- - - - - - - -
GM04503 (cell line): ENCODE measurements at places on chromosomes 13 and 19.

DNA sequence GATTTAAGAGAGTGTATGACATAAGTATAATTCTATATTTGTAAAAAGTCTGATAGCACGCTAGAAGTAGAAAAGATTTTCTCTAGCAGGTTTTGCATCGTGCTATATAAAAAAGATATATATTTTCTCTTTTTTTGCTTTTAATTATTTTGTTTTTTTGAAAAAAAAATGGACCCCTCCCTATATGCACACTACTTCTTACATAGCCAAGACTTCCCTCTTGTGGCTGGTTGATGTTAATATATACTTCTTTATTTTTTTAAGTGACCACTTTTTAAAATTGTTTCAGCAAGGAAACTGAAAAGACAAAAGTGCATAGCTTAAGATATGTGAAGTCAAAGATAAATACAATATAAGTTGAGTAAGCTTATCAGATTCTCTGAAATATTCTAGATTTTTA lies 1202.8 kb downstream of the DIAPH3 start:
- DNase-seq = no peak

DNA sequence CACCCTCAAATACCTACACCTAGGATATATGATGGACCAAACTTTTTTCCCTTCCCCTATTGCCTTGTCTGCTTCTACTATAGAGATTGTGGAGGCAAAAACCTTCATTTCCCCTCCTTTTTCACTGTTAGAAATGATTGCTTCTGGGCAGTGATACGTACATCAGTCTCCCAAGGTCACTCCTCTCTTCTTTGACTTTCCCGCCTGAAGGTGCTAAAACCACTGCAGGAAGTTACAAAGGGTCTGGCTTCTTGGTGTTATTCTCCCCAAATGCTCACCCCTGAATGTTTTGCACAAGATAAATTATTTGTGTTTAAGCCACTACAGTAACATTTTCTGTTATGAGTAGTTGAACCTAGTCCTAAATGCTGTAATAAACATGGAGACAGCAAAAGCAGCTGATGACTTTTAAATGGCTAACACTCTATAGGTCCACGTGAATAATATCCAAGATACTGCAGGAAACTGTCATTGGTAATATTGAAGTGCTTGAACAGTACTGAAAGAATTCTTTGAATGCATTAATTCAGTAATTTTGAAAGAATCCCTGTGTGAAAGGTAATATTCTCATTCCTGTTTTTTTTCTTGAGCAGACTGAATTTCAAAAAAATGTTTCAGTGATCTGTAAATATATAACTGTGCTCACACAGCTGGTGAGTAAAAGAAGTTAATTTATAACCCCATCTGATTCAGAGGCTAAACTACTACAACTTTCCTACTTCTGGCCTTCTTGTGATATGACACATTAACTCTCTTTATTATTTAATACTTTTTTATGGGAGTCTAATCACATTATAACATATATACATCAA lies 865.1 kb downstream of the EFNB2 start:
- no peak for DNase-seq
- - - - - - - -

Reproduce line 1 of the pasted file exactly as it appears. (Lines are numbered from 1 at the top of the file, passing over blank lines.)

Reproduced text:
GM04503 (cell line): ENCODE measurements at places on chromosomes 13 and 19.